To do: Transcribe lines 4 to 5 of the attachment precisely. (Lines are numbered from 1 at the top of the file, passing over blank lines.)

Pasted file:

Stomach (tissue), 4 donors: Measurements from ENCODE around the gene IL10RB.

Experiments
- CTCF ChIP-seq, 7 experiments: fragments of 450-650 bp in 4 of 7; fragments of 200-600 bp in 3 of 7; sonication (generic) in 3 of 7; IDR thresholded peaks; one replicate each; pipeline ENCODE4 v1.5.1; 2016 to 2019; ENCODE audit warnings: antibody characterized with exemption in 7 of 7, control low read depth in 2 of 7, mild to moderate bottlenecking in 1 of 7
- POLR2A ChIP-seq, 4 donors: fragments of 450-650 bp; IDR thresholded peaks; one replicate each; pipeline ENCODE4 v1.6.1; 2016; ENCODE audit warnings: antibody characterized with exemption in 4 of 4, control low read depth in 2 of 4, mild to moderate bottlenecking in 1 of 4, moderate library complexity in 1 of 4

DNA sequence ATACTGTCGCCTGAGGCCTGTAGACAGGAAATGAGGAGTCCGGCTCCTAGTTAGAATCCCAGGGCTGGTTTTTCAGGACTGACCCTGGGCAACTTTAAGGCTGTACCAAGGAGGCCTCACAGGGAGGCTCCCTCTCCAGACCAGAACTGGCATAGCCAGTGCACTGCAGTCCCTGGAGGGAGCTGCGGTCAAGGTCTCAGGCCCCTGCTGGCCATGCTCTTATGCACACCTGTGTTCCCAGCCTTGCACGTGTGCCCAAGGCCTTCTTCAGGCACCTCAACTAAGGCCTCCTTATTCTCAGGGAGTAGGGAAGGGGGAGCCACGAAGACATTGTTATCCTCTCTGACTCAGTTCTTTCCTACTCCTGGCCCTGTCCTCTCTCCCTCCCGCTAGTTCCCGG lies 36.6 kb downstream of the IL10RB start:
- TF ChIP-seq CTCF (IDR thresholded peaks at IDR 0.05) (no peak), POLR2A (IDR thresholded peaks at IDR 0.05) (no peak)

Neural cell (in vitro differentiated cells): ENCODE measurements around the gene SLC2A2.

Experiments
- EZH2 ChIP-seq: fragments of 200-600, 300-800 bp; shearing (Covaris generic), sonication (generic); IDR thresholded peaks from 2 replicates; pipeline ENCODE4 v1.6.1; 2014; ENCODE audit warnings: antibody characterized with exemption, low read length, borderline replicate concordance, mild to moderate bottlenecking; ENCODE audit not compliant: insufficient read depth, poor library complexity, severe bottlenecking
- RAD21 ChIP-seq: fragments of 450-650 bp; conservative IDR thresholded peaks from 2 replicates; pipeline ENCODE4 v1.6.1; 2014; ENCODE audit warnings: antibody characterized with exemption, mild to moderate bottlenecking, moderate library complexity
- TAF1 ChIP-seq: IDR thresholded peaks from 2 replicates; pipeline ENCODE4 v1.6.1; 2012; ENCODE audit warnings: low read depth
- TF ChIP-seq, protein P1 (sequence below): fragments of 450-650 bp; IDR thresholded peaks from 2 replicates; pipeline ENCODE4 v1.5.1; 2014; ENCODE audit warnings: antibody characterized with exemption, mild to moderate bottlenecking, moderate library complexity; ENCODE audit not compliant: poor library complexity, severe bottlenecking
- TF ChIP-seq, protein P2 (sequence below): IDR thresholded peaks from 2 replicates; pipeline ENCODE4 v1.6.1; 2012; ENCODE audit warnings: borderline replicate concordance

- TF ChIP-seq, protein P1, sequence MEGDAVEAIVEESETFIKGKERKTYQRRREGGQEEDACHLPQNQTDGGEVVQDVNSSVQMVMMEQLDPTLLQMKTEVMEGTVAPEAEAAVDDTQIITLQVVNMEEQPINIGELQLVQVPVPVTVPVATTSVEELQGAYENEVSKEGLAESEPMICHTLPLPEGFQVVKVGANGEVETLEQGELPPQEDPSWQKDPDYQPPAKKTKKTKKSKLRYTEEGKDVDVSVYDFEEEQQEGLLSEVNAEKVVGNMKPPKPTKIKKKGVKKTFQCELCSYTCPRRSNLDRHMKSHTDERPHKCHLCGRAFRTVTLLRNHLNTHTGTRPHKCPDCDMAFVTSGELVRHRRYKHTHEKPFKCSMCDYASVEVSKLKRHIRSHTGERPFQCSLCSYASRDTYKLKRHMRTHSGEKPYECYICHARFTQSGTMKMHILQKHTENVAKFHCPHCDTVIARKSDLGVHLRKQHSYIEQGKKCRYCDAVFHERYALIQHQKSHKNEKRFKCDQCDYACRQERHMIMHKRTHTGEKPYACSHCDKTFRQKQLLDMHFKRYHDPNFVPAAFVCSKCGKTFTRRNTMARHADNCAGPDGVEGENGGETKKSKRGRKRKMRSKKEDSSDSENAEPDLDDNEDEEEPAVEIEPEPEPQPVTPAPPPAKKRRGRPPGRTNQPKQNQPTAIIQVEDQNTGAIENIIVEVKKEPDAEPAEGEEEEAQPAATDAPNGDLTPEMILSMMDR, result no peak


- POLR2A ChIP-seq, 4 donors: fragments of 450-650 bp; IDR thresholded peaks; one replicate each; pipeline ENCODE4 v1.6.1; 2016; ENCODE audit warnings: antibody characterized with exemption in 4 of 4, control low read depth in 2 of 4, mild to moderate bottlenecking in 1 of 4, moderate library complexity in 1 of 4

DNA sequence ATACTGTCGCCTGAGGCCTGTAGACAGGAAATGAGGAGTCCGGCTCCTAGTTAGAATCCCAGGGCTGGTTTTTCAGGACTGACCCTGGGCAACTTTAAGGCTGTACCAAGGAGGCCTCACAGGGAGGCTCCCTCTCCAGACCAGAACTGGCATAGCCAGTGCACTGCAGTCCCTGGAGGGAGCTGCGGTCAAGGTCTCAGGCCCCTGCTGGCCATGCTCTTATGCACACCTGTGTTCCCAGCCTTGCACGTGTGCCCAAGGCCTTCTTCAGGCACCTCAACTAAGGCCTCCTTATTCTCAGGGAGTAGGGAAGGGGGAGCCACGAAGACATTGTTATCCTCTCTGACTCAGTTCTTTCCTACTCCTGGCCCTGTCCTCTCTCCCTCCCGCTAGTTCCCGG lies 36.6 kb downstream of the IL10RB start: